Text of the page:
But is concern about data quality misplaced? There are at least two competing theories about this: what I’ll call the old school view and the big data movement. The old school view is that data quality matters: garbage in, garbage out. Thus, time is spent on data cleansing, extracting, transforming and so forth, and the strong belief is that this is time well-spent.
The big data movement has spawned a different worldview on data quality: the bigger, the better. The central idea here is that data-crunching in itself is cleansing. Things that don’t fit into the data model are like flotsam and jetsam — an insignificant, superficial layer on your deep ocean of insight.
In the real world, I’m finding that CIOs understand the big data quality perspective — and some would like to embrace it — but the old school wins out. And that’s not because these CIOs are risk-averse. Case in point is Greg Taffet, CIO at U.S. Gas & Electric, a Miami-based reseller of gas and electricity. The fast-growing company has doubled in size in every one of the last four years that Taffet has been there. Not that he’s complaining. He’s one of those CIOs who like to be where the action is. “I was previously the CIO and employee No. 4 at MXenergy, and left when it hit $1 billion in revenue. I was recruited here to do the same,” he said.
But the ever-changing business fundamentals make building “a real BI environment,” as he puts it, particularly challenging. When it comes to data quality, Taffet is definitely old-school: “The tools are really not that distinguishable. We have to know our business. We have to get into the minds of the executives and the operational people, so we can set up the tools to do their job.” For him, data quality is the bedrock of a real BI environment.
So, amid a whirlwind of growth, Taffet and his BI team meet weekly with people from finance, operations and sales to make sure there’s no disagreement about the quality of the data IT is collecting. “When we see something that is not expected, we drill down into the details and see if it is a variation on something that was not accounted for but should be, or something that should be taken out,” he said. It’s time well spent, he says, toward building that real BI environment.
But then Taffet’s not dealing with the volumes of data that qualify as big data — yet. “I still see that we have several years before we get hit with what we call big data,” he said. And until the tsunami hits, he’s sticking with old school. You?]]>
This was clear in a story I did this week on a snazzy hotel app deployed by the SLS Hotel at Beverly Hills. The free mobile app basically delivers round-the-clock service — a bottle of Dom Perignon, more shampoo — at the touch of an icon. IT Manager Eric Chao, the hotel’s point man on the mobile app, was happy to talk up the app’s front-end value: how it takes customer service to a new level, etc. But ask about the sophisticated analytics whirring on the backend that allow the hotel to figure out what a guest wants before he even knows it – and this reporter got the cold shoulder. The hotel PR squad flat out said no way.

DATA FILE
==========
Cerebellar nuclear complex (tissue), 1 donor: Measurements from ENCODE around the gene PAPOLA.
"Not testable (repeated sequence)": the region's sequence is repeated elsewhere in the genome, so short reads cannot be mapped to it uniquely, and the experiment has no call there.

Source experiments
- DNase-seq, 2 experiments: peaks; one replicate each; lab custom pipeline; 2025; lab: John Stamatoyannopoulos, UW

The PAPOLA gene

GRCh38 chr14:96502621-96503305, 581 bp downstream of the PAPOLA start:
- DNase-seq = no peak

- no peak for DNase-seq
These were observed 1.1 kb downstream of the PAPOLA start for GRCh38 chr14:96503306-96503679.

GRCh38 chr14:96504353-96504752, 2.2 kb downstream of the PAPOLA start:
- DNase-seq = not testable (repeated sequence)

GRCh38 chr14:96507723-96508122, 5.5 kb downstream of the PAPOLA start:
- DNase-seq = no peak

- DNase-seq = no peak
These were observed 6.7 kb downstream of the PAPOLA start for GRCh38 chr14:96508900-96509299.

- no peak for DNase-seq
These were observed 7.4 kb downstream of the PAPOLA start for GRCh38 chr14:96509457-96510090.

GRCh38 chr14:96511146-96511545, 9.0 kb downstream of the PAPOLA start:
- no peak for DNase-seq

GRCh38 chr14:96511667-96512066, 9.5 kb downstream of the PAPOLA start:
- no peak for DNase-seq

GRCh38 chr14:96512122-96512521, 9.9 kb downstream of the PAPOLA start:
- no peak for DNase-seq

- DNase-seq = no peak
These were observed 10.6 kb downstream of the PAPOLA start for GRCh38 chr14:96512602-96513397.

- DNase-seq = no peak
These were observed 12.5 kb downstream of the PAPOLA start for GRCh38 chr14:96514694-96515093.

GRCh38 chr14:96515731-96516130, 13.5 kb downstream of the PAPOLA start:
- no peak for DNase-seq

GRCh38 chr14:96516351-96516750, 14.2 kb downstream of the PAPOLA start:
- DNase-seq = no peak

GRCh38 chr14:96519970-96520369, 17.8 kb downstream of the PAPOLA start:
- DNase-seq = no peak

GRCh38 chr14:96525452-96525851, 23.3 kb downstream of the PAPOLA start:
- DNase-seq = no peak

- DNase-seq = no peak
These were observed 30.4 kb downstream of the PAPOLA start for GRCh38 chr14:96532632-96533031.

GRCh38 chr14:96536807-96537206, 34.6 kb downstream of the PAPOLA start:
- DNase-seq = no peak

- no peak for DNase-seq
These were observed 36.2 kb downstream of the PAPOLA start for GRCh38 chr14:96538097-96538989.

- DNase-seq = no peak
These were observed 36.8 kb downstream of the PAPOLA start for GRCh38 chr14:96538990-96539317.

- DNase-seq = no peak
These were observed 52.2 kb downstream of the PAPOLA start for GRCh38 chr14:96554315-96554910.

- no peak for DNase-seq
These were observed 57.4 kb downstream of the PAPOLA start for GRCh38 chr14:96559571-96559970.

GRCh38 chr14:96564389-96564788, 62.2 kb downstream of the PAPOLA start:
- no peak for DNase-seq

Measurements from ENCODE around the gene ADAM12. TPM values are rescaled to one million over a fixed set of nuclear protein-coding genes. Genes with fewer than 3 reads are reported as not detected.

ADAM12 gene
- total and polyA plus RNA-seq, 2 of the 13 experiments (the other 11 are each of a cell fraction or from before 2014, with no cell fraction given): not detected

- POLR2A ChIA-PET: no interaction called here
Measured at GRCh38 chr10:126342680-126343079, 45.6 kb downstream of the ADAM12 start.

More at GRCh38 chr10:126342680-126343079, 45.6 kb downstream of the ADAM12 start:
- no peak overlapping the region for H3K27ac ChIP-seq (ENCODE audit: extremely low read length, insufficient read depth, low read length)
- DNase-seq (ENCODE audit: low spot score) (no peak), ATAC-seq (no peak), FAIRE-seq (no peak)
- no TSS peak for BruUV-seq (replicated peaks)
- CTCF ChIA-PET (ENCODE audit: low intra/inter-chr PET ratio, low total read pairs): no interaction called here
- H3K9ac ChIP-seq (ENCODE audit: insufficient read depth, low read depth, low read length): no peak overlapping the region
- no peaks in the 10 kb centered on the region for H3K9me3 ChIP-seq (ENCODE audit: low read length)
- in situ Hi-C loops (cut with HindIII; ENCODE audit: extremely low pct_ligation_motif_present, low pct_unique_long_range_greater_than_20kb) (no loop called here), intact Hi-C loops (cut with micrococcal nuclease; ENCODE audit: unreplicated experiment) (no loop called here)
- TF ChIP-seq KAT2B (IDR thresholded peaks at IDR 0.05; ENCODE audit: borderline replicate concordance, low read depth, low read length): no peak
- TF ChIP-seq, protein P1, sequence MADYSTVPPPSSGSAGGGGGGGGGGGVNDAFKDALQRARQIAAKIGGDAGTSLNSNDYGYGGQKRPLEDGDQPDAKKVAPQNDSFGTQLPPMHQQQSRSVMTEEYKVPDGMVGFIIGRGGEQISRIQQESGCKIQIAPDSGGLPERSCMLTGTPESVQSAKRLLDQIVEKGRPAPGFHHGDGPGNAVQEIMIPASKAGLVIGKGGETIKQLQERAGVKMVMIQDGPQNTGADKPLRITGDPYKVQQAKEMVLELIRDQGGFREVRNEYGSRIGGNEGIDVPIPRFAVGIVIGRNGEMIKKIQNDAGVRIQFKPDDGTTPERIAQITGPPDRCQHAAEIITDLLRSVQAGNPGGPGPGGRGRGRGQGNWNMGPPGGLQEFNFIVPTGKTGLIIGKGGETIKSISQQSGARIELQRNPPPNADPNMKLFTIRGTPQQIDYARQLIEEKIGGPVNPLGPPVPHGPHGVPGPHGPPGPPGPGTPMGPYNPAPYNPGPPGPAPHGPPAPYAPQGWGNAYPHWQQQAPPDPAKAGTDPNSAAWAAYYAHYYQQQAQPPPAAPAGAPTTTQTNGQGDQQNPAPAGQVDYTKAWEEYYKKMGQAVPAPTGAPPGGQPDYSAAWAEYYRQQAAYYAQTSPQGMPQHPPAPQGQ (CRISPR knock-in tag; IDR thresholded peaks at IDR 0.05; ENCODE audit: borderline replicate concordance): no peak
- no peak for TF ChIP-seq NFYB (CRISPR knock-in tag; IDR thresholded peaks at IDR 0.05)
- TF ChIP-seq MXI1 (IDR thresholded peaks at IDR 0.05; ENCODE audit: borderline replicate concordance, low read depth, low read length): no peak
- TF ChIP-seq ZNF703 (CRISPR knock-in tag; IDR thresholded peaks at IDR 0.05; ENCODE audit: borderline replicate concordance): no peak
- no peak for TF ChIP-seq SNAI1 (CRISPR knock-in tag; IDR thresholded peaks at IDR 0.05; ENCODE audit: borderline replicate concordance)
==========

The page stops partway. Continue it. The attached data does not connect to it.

“The app collects a lot of data,” was about all Chao could say. That, and it’s been “great for business.” Indeed. I have no doubt that the data collected contains information so valuable to the hotel that it’s not sharing it with anybody, never mind reporters.
Chao was not the only circumspect CIO I talked to this week. A CIO in the automotive industry I interviewed yesterday for an upcoming story on mobile BI stopped short when the topic of analytics came up. Routine analytics were handled in-house, he said, but the sophisticated stuff done by statisticians and data scientists—the secret sauce, the golden goose — that analytics was being outsourced. To whom? He couldn’t say, in fact, was prohibited from divulging that information to anyone outside the company.
My take on the silent treatment? If CIOs are not putting a lot of resources into advanced business analytics, they’re in trouble.
By the way, the same silence principle holds true for security too—in particular, app security, but shhhh that’s a post for another day.]]>
It certainly makes sense. Back in the waning days of 2011, CIO Executive Board Executive Director Shvetank Shah told us that BI projects were going to be where IT leaders focused their time, attention and money in 2012. In fact, he noted that this is what we’ll be looking at for the next two or three years. The focus on BI is part of a “megatrend” of projects shifting away from big ERP to big information.
A brief about Gartner’s study suggests this shift seems to be playing out right now. But what role will the cloud play? According to the consultancy, nearly one-third of 1,364 IT manager and business users surveyed in Q4 2011 already use or plan to use cloud-based BI tools to augment their BI functions within the next 12 months. A total of 17% said they have replaced or plan to replace parts of their core BI functions with a SaaS offering. What’s behind this? The key drivers Gartner cites are time to value, cost concerns and lack of available expertise.
So, as for the aforementioned assignment: I’ll be digging a little deeper, talking to folks who’ve already taken their BI to the cloud and if or when experts suggest you should too. One user of cloud-based business intelligence tools I spoke with today can’t imagine his company without them. Very pleased with what he and his end users are able to accomplish, he hooked me into an impromptu online demonstration. It certainly looks to be an exceptional tool for this food distribution company that does $3.5 billion in sales. But is cloud based BI right — and ready — to take the enterprise by storm? I’ll bring you some answers on SearchCIO.com next week.]]>